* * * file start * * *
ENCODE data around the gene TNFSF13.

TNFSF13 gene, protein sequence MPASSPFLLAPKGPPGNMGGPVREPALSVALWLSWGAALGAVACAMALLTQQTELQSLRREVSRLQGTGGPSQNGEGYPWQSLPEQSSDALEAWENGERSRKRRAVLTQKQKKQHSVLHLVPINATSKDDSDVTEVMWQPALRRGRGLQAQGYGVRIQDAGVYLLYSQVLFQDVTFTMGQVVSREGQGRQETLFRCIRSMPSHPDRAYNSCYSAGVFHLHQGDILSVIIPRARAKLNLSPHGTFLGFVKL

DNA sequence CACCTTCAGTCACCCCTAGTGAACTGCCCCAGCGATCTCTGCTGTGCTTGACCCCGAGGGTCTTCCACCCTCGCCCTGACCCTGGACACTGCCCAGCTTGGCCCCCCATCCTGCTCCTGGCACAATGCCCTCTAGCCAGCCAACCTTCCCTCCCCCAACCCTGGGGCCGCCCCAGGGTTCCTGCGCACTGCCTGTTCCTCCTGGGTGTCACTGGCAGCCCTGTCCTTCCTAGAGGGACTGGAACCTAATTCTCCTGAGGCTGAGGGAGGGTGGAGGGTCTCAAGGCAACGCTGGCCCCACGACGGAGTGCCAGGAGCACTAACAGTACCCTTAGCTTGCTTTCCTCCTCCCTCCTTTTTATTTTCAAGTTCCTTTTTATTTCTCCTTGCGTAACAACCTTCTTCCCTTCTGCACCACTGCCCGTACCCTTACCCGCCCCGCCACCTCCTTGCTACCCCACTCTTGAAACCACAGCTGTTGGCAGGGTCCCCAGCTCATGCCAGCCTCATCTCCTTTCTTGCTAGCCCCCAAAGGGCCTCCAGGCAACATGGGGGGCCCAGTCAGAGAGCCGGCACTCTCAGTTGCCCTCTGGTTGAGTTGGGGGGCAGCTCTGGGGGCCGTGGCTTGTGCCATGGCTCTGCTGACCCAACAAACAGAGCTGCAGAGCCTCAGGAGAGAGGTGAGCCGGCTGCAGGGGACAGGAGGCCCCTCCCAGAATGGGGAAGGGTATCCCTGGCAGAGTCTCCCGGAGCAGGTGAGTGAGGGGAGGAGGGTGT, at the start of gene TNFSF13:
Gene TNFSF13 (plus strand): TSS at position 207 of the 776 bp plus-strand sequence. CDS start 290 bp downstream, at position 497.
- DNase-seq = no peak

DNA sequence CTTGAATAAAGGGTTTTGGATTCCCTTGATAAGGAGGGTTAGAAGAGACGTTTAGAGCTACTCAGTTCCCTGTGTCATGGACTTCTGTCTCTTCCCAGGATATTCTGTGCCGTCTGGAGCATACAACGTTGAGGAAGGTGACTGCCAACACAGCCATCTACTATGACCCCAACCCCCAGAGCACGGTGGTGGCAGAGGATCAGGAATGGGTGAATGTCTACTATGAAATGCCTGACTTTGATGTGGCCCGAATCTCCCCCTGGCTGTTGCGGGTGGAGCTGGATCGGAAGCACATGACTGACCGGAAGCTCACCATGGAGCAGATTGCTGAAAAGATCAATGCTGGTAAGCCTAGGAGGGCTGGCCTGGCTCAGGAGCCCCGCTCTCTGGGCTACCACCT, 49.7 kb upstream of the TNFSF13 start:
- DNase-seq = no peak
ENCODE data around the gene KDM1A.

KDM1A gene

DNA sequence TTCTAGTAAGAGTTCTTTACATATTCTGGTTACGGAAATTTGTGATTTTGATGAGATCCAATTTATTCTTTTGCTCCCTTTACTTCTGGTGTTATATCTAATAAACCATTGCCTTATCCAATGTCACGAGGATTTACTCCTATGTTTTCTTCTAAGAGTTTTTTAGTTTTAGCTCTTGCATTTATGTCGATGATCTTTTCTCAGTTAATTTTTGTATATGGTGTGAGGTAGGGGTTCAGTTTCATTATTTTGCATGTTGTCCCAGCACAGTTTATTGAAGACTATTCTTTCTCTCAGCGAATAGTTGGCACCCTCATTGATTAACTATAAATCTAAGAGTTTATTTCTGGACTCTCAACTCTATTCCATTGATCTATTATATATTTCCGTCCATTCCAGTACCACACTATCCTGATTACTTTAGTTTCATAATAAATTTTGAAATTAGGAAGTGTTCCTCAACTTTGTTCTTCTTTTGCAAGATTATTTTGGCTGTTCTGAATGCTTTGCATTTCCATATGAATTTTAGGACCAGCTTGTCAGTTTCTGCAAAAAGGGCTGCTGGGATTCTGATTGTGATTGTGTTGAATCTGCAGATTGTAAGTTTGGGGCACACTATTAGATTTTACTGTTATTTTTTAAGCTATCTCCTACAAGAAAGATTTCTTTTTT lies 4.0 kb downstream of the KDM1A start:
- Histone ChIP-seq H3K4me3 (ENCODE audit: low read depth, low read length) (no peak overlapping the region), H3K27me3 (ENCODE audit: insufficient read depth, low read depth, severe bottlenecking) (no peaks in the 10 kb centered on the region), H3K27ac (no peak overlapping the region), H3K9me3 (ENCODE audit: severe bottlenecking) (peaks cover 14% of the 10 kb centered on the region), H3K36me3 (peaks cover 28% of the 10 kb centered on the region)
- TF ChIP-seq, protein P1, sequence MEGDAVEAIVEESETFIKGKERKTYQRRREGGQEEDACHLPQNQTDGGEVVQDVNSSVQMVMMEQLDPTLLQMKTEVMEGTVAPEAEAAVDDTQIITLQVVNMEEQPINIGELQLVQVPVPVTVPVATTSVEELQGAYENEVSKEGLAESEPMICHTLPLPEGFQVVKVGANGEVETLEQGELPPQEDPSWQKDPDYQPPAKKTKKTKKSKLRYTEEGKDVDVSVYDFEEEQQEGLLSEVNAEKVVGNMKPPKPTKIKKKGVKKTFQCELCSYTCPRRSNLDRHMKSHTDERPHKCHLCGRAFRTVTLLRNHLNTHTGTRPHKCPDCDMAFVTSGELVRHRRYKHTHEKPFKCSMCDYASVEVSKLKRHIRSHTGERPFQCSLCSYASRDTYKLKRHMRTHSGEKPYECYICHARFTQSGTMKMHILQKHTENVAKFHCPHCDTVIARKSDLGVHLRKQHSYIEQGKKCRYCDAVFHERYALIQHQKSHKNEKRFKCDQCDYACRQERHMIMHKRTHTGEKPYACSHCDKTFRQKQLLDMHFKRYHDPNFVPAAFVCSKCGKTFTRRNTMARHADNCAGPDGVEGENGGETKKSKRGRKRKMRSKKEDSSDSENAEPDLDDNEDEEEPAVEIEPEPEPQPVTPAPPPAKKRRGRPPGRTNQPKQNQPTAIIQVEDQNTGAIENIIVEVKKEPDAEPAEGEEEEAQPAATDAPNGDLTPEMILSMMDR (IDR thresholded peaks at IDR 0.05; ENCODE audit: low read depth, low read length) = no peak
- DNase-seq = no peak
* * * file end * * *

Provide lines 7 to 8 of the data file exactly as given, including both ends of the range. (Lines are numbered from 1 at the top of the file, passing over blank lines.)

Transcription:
- DNase-seq = no peak
ENCODE data around the gene KDM1A.